Air Line Pilots Assn., 869 F.2d at 1521 (if there is any doubt, the court should construe the dispute as minor). To establish that a dispute is minor, the employer need only show that the contested action is "arguably justified by the terms of the parties' collective bargaining agreement." Conrail, 491 U.S. at 305. An employer's claim must be "frivolous or obviously insubstantial" in order for the court to determine that a dispute is major. Id.
In this case, Amtrak contends that the dispute over the crew assignment on the Regio Springer is "minor" because it involves an interpretation of the scope of UTU's work jurisdiction under Rule 1 of the agreement. Rule 1 provides that conductors and assistant conductors have the right to work "presently recognized as the exclusive work of passenger train service employees on main lines or branch lines or within yard facilities." Amtrak takes the position that, since it has not operated light-rail service before, the scope clause arguably does not cover work connected with the Regio Sprinter.
Amtrak argues further that, even if the scope clause applies to light-rail service, no work is being performed in connection with the Regio Sprinter program that is recognized as the "exclusive work" of UTU-represented employees: no tickets are being collected and sold on board the Regio Sprinter trains, and no switching and classification work is being performed in the train yards. Amtrak argues still further, relying on the language in Rule 11 which provides that the minimum crew for one revenue passenger car is one conductor, that revenue service is a necessary precondition to the assignment of a conductor, and that Regio Sprinter is a demonstration project that is not generating revenue.
UTU argues that Amtrak's actions give rise to a "major" dispute as well as an attempt to "achieve by fiat" the result Amtrak is seeking in the ongoing arbitration. UTU dismisses Amtrak's light-rail distinction as insignificant, emphasizing that the Regio Sprinter transports passengers and arguing that Rule 1 requires nothing more. UTU also maintains that it has been Amtrak's practice to assign a conductor to a passenger train regardless of whether the conductor handles tickets, and thus that the work of conductor on the Regio Sprinter is within the scope of "exclusive work" performed by UTU-represented employees. UTU argues that the selling of $ 1 commemorative tickets is sufficient to qualify the Regio Sprinter as "revenue service " under Rule 11 and that, even if the $ 1 does not go to Amtrak, the revenue Amtrak receives from Siemens to operate the Regio Sprinter places the service within the requirements of Rule 11.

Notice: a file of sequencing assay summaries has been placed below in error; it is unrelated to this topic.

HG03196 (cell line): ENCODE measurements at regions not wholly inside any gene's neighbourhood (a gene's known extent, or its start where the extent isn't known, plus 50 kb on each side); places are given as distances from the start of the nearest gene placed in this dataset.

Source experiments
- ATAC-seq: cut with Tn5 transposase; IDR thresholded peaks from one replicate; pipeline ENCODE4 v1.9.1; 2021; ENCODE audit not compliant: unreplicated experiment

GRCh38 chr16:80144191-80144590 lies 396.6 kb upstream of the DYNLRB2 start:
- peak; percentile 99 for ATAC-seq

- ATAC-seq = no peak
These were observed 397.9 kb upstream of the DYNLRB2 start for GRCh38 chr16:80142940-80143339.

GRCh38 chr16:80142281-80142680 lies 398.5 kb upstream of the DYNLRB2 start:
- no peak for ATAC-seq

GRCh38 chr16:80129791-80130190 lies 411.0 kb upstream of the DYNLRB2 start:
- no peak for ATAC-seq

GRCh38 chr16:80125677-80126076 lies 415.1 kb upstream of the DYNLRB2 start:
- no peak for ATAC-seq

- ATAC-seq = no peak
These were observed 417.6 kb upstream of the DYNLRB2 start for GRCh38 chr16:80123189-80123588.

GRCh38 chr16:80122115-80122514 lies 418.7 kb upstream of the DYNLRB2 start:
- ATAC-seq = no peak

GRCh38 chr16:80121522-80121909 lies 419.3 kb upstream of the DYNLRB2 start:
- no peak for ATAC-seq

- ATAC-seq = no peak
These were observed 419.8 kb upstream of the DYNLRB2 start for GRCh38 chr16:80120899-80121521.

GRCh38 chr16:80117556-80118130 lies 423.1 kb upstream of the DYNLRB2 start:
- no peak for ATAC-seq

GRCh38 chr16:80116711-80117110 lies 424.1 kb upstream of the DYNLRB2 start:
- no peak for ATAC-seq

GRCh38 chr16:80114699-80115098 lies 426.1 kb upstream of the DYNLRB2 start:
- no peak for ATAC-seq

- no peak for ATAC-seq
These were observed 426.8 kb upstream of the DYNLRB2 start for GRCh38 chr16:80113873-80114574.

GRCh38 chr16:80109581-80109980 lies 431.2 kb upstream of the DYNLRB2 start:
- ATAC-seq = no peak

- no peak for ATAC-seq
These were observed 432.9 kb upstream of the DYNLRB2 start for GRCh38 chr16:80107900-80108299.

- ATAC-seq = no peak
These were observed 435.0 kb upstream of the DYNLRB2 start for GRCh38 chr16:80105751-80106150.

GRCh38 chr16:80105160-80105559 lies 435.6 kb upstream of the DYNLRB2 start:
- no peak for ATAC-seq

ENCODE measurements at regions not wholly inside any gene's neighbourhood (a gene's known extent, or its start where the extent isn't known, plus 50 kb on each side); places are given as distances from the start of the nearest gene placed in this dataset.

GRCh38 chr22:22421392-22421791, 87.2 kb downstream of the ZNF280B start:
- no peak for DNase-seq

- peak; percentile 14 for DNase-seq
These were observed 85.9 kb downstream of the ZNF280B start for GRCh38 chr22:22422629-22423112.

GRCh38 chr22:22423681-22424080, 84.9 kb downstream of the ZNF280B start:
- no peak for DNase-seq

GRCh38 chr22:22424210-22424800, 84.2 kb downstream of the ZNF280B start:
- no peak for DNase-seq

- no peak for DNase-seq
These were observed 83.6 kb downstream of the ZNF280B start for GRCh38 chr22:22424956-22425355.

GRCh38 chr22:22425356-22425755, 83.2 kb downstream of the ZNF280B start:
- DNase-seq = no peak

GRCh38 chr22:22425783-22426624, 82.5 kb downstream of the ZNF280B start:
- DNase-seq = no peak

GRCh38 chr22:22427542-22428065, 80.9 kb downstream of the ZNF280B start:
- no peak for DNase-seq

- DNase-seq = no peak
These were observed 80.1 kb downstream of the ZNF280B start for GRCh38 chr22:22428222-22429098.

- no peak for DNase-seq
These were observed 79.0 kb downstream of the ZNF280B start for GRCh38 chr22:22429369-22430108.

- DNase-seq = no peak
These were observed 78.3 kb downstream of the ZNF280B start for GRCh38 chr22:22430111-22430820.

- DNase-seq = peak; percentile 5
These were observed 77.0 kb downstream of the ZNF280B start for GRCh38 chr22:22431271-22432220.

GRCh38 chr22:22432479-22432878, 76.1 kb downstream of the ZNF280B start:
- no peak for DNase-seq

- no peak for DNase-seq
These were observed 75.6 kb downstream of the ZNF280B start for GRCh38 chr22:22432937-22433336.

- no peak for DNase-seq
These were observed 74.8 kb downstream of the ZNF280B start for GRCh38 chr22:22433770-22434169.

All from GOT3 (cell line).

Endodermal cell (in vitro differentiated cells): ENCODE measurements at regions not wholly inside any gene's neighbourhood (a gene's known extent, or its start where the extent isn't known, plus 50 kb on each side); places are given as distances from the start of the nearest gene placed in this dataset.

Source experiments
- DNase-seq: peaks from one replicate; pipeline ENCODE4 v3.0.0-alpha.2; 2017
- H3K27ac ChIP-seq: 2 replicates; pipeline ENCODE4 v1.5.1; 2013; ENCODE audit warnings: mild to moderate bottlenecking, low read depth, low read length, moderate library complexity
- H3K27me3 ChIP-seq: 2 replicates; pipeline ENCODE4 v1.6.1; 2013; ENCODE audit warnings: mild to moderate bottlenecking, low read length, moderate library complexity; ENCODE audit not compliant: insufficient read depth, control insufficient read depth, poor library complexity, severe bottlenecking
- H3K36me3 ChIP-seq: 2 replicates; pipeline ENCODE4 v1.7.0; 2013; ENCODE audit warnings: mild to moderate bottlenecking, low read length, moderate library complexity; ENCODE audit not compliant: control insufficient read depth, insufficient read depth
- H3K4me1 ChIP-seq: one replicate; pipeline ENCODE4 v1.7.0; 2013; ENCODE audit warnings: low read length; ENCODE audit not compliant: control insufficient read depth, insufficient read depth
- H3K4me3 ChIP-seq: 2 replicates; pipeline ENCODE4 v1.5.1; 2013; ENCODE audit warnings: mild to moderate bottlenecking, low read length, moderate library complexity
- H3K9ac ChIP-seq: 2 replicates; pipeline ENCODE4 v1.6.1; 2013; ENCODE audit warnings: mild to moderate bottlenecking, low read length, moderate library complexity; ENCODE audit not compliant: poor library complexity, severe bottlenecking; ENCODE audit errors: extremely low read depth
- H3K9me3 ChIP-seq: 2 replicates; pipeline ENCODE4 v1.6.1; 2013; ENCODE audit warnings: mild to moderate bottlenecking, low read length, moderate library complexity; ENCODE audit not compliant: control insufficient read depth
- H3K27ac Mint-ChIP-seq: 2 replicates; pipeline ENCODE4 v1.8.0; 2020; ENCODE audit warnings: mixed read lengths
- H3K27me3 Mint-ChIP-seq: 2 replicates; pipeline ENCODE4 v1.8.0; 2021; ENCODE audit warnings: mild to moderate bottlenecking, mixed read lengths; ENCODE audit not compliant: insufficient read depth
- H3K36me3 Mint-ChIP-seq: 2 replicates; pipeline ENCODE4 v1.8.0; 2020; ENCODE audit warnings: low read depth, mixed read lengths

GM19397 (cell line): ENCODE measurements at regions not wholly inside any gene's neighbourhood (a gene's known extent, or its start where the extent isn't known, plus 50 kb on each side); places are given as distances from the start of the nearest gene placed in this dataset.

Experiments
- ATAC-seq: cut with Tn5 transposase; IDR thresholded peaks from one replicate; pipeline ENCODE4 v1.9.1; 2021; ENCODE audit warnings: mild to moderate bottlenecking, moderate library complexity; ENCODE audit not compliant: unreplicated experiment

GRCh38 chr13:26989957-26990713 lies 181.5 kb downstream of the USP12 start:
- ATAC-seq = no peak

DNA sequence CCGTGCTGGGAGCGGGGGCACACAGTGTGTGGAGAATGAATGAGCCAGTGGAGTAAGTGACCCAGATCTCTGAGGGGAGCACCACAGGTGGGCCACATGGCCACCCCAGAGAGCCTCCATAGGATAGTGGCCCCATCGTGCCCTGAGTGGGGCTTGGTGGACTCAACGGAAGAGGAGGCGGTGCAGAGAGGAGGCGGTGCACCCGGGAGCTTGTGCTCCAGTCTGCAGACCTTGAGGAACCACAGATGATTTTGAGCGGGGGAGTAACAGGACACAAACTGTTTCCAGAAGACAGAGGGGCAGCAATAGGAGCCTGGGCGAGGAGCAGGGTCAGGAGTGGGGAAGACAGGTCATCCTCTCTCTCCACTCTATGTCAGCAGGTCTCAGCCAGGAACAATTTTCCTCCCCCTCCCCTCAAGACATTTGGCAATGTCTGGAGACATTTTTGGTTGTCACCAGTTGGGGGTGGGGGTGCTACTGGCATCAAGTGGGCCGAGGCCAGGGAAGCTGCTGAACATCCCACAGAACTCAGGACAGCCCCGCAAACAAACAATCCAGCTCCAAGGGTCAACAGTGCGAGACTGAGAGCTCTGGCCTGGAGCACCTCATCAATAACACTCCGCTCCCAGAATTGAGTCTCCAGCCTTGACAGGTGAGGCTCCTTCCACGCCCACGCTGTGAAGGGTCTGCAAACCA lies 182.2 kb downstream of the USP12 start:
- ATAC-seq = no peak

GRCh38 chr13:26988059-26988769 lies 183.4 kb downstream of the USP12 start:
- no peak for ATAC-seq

The court finds that Amtrak's position is "arguable" under the terms of the collective bargaining agreement and that the dispute is therefore "minor." Rule 1 does not specifically describe the scope of the work exclusively assigned to UTU-represented employees, but rather defines it as work "presently recognized" as exclusively within their province. Amtrak has never operated a light-rail service prior to this demonstration project. The question of whether that service falls within the scope of Rule 1 is open to interpretation, and Amtrak's position is not "frivolous or insubstantial."
Even if Amtrak's position under Rule 1 is without merit, its position may arguably be justified under Rule 11. The question of whether a demonstration project for which a limited number of commemorative tickets were sold constitutes "revenue service" is one that can be resolved by reference to the language in the agreement as well as past practices. Amtrak's position that the selling of commemorative tickets for a demonstration project does not qualify as revenue service is plausible under the language of Rule 11 (d), which defines revenue service as one in which "seats or accommodations may be purchased by passengers."
Because the dispute that underlies this case is minor in nature, the court is without jurisdiction to issue a preliminary injunction maintaining the status quo. An appropriate order accompanies this memorandum.
United States District Judge
Upon consideration of plaintiff's application for temporary restraining order and motion for preliminary injunction, defendant's opposition, and the entire record, it is this 10th day of March, 1997,
ORDERED that plaintiff's application for temporary restraining order [# 2] is denied. It is
FURTHER ORDERED that plaintiff's motion for preliminary injunction [# 2] is denied. And it is
FURTHER ORDERED by the court sua sponte that the case is dismissed for want of jurisdiction.
United States District Judge
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